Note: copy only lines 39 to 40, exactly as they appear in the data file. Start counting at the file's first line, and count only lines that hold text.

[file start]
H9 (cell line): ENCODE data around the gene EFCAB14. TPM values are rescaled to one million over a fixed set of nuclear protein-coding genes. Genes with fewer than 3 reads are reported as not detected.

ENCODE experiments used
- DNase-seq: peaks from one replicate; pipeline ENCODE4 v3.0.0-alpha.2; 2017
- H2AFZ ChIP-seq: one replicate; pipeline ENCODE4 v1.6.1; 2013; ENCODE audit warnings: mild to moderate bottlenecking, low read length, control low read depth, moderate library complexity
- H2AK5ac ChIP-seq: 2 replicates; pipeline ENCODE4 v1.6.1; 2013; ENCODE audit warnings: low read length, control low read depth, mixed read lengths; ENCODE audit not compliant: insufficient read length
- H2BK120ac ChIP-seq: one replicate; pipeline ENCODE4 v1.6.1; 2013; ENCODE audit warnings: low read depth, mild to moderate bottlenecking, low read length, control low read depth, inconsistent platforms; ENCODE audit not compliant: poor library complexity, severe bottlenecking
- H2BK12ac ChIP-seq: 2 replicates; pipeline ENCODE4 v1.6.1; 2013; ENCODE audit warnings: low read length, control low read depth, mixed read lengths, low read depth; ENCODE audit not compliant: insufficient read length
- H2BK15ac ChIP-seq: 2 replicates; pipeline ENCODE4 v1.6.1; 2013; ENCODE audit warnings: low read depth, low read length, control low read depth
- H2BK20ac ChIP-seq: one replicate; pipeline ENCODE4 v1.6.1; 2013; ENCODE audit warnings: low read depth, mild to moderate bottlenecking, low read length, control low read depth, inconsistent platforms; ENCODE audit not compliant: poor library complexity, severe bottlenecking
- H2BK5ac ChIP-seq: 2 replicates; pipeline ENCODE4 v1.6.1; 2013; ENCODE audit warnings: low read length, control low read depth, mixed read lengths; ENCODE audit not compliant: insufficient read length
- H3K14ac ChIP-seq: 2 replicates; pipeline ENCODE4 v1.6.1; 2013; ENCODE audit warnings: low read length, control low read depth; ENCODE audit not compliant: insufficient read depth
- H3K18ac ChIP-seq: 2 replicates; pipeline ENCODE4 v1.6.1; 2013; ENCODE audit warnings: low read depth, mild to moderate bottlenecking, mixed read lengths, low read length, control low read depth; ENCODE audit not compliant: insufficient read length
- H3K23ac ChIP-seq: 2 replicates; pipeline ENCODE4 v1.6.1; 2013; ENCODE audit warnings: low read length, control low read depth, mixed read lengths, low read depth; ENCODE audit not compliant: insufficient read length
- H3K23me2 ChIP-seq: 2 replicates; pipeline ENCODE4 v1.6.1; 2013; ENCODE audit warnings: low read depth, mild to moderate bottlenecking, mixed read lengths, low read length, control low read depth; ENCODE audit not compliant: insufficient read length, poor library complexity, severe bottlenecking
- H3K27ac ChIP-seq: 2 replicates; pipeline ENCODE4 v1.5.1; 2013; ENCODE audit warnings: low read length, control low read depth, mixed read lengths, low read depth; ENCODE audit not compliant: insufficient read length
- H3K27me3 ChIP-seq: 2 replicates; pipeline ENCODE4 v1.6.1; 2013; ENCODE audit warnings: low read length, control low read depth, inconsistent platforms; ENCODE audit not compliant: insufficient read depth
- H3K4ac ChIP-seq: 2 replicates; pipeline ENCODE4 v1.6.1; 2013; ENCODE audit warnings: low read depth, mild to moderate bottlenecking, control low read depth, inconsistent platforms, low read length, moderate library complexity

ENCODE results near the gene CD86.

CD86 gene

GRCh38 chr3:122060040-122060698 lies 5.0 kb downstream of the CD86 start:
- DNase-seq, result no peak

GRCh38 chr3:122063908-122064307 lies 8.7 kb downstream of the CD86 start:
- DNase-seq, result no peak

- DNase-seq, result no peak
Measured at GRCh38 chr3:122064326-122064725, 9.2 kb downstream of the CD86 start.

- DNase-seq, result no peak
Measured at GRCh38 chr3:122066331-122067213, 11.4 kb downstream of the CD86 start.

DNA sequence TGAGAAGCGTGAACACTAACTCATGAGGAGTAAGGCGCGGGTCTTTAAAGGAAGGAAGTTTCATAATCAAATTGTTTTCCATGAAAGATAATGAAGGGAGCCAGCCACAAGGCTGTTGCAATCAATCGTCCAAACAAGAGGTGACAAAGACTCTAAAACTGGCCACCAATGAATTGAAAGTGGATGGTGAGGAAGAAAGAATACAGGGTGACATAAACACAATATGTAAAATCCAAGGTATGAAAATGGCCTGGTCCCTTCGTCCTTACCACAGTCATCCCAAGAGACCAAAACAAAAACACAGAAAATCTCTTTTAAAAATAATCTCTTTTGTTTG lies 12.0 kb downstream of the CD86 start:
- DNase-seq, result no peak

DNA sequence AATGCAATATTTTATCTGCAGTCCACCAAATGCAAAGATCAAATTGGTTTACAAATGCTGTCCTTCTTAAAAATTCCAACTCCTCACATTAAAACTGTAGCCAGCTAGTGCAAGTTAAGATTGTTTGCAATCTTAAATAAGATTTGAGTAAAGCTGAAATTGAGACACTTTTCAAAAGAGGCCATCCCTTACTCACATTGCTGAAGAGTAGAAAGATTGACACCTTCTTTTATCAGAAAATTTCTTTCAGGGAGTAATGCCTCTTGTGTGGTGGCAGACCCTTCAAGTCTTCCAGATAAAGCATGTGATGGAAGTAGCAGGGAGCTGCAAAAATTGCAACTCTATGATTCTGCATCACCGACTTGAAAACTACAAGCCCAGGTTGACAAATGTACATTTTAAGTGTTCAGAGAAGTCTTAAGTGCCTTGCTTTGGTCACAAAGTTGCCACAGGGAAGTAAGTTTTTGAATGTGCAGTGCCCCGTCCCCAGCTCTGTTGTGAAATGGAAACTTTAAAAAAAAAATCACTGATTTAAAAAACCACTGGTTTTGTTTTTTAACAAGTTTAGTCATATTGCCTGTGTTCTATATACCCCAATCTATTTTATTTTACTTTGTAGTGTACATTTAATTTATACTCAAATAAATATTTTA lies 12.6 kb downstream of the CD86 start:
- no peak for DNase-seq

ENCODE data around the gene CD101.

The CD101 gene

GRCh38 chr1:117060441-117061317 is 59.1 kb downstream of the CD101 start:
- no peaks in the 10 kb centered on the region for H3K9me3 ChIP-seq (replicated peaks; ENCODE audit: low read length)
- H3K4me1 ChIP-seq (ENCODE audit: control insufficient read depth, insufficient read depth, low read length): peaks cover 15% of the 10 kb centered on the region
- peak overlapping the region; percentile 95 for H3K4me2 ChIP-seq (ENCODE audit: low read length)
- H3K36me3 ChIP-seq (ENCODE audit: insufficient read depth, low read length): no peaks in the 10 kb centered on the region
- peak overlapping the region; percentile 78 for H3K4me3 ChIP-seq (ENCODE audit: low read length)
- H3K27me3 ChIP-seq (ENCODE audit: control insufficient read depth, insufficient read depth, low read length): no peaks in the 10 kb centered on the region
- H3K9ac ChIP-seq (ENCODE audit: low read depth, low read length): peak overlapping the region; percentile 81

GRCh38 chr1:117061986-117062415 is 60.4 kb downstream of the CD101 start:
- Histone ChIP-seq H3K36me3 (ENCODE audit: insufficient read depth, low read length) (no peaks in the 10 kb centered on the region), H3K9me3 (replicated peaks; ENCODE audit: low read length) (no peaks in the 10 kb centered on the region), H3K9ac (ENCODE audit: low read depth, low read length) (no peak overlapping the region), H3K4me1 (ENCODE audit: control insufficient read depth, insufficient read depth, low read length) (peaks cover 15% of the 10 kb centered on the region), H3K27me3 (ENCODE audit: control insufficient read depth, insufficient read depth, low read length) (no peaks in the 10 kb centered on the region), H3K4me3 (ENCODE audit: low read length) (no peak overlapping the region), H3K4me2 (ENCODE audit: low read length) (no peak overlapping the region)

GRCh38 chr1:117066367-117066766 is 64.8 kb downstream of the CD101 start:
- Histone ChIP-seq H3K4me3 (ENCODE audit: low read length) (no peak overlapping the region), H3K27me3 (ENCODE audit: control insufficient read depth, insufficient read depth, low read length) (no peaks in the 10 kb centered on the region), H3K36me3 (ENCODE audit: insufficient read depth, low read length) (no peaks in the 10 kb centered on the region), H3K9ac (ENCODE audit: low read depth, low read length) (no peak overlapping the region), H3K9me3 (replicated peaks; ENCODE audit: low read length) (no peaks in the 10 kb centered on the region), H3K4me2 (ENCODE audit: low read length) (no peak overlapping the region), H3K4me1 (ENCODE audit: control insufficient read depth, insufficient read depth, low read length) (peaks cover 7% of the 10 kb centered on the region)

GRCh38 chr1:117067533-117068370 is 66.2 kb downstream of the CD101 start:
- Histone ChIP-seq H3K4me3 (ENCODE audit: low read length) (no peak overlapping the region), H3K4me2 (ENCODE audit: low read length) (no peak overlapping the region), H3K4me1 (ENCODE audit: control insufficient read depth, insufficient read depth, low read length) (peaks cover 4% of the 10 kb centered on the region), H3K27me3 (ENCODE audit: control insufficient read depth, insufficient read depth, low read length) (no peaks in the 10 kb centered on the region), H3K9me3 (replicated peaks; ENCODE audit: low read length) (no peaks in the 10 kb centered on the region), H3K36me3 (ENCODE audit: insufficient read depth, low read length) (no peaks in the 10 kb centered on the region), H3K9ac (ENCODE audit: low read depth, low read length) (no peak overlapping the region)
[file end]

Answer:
- peak overlapping the region; percentile 78 for H3K4me3 ChIP-seq (ENCODE audit: low read length)
- H3K27me3 ChIP-seq (ENCODE audit: control insufficient read depth, insufficient read depth, low read length): no peaks in the 10 kb centered on the region